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Semi-Detached Empire

Semi-Detached Empire: Suburbia and the Colonization of Britain, 1880 to the Present

Copyright Date: 2010
Pages: 272
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  • Book Info
    Semi-Detached Empire
    Book Description:

    In the first book to consider British suburban literature from the vantage point of imperial and postcolonial studies, Todd Kuchta argues that suburban identity is tied to the empire's rise and fall. He takes his title from the type of home synonymous with suburbia. Like the semi-detached house, which joins separate dwellings under one roof, suburbia and empire were geographically distinct but imaginatively linked. Yet just as the "semi" conceals two homes behind a single façade, suburbia's apparent uniformity masks its defining oppositions-between country and city, "civilization" and "savagery," master and slave.

    While some people saw the suburbs as homegrown colonies, others viewed them as a terra incognita beyond the pale of British culture. Surveying a range of popular and canonical texts, Kuchta reveals the suburban foundations of a variety of unexpected fictional locales: the Thames Valley of H. G. Wells's Martian attack and the gaslit London of Arthur Conan Doyle's Sherlock Holmes, but also the tropical backwaters of Joseph Conrad's Malay Archipelago and the imperial communities of Raj fiction by E. M. Forster and George Orwell. This capacious view demonstrates suburbia's vital role in science fiction, detective tales, condition-of-England novels, modernist narratives of imperial decline, and contemporary multicultural fiction.

    Drawing on postcolonial theory, urban studies, and architectural scholarship, this book will appeal to readers interested in Victorian, modern, and contemporary British literature and cultures, especially those concerned with how place shapes class and masculine identity in the nineteenth and twentieth centuries.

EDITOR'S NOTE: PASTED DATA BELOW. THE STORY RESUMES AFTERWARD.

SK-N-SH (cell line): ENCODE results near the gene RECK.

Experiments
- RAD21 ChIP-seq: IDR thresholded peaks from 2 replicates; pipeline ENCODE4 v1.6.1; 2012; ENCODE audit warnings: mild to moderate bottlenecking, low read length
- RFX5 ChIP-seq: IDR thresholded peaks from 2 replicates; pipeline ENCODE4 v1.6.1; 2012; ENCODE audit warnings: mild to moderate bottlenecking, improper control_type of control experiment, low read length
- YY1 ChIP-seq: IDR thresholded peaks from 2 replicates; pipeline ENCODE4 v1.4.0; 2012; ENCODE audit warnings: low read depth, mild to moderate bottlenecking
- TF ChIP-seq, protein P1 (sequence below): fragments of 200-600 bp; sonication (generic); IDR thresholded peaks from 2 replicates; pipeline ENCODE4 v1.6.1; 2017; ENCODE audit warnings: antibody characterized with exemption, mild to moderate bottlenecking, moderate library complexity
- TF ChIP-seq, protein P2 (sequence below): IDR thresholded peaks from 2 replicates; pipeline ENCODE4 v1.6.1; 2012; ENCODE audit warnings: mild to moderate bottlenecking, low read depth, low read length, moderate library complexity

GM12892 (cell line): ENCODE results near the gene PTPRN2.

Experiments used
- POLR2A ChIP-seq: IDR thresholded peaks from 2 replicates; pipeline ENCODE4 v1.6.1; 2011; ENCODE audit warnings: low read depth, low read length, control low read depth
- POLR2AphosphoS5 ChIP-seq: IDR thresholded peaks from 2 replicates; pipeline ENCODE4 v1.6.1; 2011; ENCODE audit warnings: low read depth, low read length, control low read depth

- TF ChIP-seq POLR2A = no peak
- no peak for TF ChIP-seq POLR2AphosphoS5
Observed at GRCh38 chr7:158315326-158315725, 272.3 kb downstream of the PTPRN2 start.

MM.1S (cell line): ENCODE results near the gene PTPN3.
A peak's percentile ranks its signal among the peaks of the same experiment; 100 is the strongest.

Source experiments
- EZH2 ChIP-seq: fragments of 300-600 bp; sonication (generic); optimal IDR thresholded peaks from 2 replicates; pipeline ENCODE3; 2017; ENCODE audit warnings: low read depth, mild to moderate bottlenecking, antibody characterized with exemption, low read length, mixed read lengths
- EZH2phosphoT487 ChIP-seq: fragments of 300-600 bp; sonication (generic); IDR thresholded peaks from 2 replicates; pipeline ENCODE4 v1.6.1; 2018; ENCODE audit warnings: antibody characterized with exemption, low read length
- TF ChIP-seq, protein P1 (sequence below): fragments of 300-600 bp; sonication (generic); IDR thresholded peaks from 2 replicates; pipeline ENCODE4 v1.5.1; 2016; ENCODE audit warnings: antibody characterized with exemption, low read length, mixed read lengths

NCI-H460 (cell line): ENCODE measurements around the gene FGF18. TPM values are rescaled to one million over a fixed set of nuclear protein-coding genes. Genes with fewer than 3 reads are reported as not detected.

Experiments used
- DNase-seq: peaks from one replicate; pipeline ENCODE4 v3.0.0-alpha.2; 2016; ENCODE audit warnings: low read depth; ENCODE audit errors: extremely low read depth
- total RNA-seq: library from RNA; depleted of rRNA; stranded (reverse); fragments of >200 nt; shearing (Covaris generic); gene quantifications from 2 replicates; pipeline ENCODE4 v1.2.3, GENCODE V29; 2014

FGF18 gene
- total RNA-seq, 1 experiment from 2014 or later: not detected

eISBN: 978-0-8139-2958-3
    Subjects: Language & Literature

Table of Contents

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  1. Front Matter
    (pp. i-iv)
  2. Table of Contents
    (pp. v-vi)
    (pp. vii-viii)
  4. Part One: Foundations

    • 1 Semi-Detached Empire
      (pp. 3-35)

      In an 1891 article for theContemporary Review,the journalist and historian Sidney Low revealed a striking trend in the previous decade’s census returns. Contrary to popular belief Britain’s population was growing “not in the cities themselves, but in the ring of suburbs which spread into the country.” The data led Low to what must have been a startling conclusion. “The Englishman of the future,” he declared, “will be a suburb-dweller. The majority of the people of this island will live in the suburbs; and the suburban type will be the most widespread and characteristic of all” (“Rise” 548). If...

    • 2 Reverse Colonization in The War of the Worlds
      (pp. 36-56)

      In the spring of 1895 H. G. Wells moved from London some twenty-five miles southwest, to the Surrey village of Woking. At the age of twenty-nine the former draper’s apprentice and schoolteacher had already published two science textbooks as well as a host of literary reviews and scientific articles, mostly unsigned. With the impending release ofThe Time Machineand the prospect of future contracts, Wells felt, as he later put it, “fairly launched as an author” (Experiment447). For the next year and a half, he “lived very happily and industriously” in Woking (Experiment458), where he composed two...

  5. Part Two: Façades

    • 3 Sherlock Holmes and the Case of the Anglo-Indian
      (pp. 59-83)